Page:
• I recently began a search for 100% buckwheat noodles and found that most of the brands indicate their first ingredient to be wheat flour, not further defined, then buckwheat flour. One brand, EDEN ORGANIC 100%
      Buckwheat Soba, made in Japan and imported by Eden Foods, provides everything I’ve been seeking in order to fulfill my enjoyment of pasta and feel good about flavor and nutrition. It’s all buckwheat according to the ingredient statement. Strand diameter is about “angel hair” size and the length is about 8 inches, making cooking time short ( 6 minutes +/-. ) and twirling an acceptable bite onto a fork easy. The length, shorter than the traditional spaghetti, makes many easily served combinations containing varied ingredients like mixed vegetables, salmon, shrimp, sun dried tomatoes and herbs in olive oil, many more.

  1. I checked my Whole wheat Italian pasta and the only ingredient is wheat with the factor you mentioned being 8. The first time I ate it, my wife served a smaller portion for both of us and though I thought it would not be enough, it was a lot more filling than refined wheat pasta, She stir fries about 8 different vegetables and adds them to her pasta sauce. Molto bene! Graci.

  2. Any word on edamame spaghetti? I cook all my pasta in the same pot as I am using to boil vegetables, hoping that some of the lost vitamins from cooking go in to the pasta.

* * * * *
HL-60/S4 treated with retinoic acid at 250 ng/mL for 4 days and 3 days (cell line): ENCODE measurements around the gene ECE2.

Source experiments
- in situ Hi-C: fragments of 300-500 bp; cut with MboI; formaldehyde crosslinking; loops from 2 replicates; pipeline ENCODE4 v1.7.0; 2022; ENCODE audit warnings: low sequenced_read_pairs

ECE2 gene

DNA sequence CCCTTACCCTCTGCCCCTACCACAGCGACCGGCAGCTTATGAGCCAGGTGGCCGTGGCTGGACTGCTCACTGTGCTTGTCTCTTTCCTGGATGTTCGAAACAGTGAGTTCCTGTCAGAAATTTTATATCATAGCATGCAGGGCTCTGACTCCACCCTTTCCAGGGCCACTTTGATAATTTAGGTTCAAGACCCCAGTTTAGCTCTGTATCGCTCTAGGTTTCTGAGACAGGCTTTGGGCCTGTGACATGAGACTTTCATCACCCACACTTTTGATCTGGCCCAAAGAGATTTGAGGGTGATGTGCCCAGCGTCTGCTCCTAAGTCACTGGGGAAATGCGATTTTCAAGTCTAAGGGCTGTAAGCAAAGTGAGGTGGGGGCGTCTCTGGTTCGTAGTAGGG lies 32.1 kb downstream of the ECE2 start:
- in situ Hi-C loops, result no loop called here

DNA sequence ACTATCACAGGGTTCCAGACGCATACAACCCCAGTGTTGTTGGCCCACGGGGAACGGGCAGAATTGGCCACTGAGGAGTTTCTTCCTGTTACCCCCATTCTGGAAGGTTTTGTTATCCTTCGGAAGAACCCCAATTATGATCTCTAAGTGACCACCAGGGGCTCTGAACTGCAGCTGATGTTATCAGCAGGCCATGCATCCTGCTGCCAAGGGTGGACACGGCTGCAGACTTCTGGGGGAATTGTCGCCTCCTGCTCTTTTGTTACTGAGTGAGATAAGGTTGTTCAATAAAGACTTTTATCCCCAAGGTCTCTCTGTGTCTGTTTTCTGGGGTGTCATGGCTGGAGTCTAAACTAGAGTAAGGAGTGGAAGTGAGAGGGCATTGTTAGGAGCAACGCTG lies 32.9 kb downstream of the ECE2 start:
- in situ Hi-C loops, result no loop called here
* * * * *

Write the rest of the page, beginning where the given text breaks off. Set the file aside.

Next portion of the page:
3. Susanne has the right idea. Always cook rice or pasta in the liquid that is in canned veggies or water you cook them in. Most of the nutrients are in the liquids. Gary

  4. I tried lentil spaghetti pasta. It was awful…ropey.

    On to whole wheat hopefully as angel hair.

    Thanks for the ingredient info.

  5. Does anyone know of studies comparing imported Italian pastas to American brands?
    The imported dry pastas have a more coarse texture, & seem like they are less refined carbohydrate.

  6. Bonza chickpea pasta has from 12-14 grams of protein, not the 6 grams of protein listed above. Other brands of chickpea pasta (I think it is most like refined pasta in texture) has similar amounts of protein. Please double check your data and update if possible. I hate for people to not have correct information.

  7. Maryanne,’
    Most folks in the regions we’ve been in Italy eat the pasta you’re asking about-Italian, often steel cut—semolina pasta,. That’s all i buy & does taste coarser (in a good way:), & Italians are by & large not as heavy as Americans.
    So—besides whole wheat pasta—pasta made in Italy for us too—with tomato sauce, veggies (not boiled where much of nutrients disappear into water), shrimp,, clams, etc.

  8. I use Farrow pasta from a local Italian grocery. Ratio is 5 or 6. I always add a lot of mushrooms to the sauce and steam broccoli, cauliflower and carrots to mix in with the pasta and sauce.